Fokker C.XIV

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C.XIV-W
Role Reconnaissance seaplane
Manufacturer Fokker
First flight 1937
Primary user Royal Netherlands Navy
Number built 24

The Fokker CXIV-W was a reconnaissance seaplane produced in the Netherlands in the 1930s. It was a conventional, single-bay biplane with staggered wings of unequal span braced by N-struts. The pilot and observer sat in tandem, open cockpits, and the undercarriage consisted of twin pontoons. 11 of the 24 examples produced were stationed in the Dutch East Indies. These were later joined by 12 aircraft that had escaped to the UK following the German invasion of the Netherlands in 1940. All C.XIVs were destroyed during the Japanese invasion of the Dutch East Indies.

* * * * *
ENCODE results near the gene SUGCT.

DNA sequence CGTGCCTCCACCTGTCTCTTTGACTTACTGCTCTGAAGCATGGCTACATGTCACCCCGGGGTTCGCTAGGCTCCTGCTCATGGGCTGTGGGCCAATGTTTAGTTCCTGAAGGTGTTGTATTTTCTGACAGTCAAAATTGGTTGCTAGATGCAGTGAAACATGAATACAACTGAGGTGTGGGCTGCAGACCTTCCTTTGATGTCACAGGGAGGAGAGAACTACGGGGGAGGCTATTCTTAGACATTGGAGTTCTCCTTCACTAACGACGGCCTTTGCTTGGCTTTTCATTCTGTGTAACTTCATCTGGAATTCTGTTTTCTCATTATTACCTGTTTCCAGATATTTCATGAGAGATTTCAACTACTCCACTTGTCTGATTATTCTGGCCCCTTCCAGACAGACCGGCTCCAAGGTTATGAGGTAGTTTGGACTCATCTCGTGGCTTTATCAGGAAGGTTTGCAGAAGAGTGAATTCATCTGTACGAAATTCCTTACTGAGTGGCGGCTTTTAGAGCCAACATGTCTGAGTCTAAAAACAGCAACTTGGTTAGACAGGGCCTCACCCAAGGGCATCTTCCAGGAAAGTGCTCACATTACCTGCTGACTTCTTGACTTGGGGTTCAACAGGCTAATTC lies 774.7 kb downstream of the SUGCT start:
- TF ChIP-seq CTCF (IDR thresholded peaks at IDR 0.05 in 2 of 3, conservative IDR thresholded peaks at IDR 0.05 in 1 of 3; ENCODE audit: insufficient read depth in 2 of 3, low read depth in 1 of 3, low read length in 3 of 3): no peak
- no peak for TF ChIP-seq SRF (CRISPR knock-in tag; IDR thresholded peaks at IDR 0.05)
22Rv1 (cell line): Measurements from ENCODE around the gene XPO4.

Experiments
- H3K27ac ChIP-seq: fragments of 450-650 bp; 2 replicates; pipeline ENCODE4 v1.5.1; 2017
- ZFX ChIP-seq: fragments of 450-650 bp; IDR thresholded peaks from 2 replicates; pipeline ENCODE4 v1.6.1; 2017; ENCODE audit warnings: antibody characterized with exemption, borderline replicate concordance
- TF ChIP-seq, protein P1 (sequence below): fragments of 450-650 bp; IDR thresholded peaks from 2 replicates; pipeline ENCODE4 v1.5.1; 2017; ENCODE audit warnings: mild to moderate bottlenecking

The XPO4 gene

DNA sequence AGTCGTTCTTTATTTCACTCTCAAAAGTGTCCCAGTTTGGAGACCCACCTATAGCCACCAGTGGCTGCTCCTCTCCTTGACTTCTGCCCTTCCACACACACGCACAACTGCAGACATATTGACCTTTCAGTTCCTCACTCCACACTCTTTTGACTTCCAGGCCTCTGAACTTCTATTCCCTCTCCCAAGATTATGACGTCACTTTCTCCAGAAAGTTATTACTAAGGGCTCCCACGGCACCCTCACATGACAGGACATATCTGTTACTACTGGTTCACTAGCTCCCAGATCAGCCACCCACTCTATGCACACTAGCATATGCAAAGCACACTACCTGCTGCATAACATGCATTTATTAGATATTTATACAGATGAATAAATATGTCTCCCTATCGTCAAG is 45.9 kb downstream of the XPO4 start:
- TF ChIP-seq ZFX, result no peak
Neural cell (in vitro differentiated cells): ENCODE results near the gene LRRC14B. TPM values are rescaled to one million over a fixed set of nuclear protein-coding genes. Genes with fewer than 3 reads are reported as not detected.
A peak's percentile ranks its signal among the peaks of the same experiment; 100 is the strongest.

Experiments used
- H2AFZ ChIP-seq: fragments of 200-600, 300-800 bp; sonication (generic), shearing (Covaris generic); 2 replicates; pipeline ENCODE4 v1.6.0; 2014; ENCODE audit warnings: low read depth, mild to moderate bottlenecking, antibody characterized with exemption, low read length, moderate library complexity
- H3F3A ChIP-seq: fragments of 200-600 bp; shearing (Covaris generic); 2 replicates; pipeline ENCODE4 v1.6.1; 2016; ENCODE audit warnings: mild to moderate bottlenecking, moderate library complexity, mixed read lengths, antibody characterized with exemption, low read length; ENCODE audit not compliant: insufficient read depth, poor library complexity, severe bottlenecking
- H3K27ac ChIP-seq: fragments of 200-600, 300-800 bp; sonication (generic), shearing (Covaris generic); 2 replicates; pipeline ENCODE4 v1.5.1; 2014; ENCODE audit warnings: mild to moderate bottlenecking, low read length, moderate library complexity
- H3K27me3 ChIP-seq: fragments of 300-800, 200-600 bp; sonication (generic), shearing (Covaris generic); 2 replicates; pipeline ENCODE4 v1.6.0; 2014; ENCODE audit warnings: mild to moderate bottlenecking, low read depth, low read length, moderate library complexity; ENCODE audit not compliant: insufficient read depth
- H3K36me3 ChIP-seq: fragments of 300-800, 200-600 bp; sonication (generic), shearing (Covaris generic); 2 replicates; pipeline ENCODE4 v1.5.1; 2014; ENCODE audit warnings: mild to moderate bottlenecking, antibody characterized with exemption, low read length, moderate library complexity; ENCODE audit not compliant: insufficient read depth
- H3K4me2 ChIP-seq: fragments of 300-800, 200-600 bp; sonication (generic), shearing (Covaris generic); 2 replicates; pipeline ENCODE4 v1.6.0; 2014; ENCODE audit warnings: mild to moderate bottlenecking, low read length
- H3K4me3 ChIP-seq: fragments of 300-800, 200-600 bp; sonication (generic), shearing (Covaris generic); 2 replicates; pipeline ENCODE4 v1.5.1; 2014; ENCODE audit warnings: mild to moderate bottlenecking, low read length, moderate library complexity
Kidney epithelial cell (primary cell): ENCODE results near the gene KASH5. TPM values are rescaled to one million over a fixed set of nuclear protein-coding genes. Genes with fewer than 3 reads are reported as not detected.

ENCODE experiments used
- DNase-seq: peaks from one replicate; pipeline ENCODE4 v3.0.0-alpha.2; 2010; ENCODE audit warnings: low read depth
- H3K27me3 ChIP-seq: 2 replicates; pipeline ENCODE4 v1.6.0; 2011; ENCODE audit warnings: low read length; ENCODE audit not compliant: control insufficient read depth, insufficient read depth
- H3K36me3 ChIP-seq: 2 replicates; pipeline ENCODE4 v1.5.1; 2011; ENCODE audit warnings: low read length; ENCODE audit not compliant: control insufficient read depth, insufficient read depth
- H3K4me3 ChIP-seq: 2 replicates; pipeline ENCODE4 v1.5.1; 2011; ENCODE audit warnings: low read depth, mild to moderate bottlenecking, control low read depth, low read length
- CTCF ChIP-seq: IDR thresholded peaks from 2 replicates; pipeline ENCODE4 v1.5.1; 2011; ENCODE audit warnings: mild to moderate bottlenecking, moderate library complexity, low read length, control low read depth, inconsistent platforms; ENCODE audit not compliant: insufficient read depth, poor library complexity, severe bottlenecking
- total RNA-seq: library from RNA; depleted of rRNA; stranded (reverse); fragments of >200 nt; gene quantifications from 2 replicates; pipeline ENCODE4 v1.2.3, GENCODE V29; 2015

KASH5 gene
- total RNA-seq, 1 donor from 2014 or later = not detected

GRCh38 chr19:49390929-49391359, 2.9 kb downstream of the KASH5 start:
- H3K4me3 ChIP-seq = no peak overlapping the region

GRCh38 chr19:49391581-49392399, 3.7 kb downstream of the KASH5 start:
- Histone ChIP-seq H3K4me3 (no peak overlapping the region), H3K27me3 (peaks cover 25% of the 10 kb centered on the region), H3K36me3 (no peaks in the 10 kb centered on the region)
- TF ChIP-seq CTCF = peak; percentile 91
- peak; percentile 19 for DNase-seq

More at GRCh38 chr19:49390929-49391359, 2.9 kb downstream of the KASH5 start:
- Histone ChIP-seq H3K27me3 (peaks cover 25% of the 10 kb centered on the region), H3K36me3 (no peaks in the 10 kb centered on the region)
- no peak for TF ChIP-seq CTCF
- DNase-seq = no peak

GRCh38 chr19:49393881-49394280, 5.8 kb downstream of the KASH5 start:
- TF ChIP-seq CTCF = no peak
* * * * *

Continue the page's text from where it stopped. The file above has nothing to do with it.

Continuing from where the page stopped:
Operators[edit]

 Netherlands

Specifications[edit]

General characteristics

  • Crew: Two, pilot and observer
  • Length: 9.55 m (31 ft 4 in)
  • Wingspan: 12.05 m (39 ft 7 in)
  • Height: 4.25 m (14 ft 0 in)
  • Wing area: 31.7 m2 (341 ft2)
  • Empty weight: 1,315 kg (2,900 lb)
  • Gross weight: 1,945 kg (4,288 lb)
  • Powerplant: 1 × Wright R-975-E3, 340 kW (450 hp) each

Performance

  • Maximum speed: 230 km/h (140 mph)
  • Range: 950 km (590 miles)
  • Service ceiling: 4,800 m (15,750 ft)
  • Rate of climb: 3.4 m/s (660 ft/min)

Armament

  • 1 × fixed, forward-firing 7.9 mm FN-Browning machine gun in forward fuselage
  • 1 × trainable, rearward-firing 7.9 mm FN-Browning machine gun in observer's cockpit

See also[edit]

Related lists

References[edit]

  • Taylor, Michael J. H. (1989). Jane's Encyclopedia of Aviation. London: Studio Editions. p. 404. 
  • World Aircraft Information Files. London: Bright Star Publishing. pp. File 894 Sheet 34.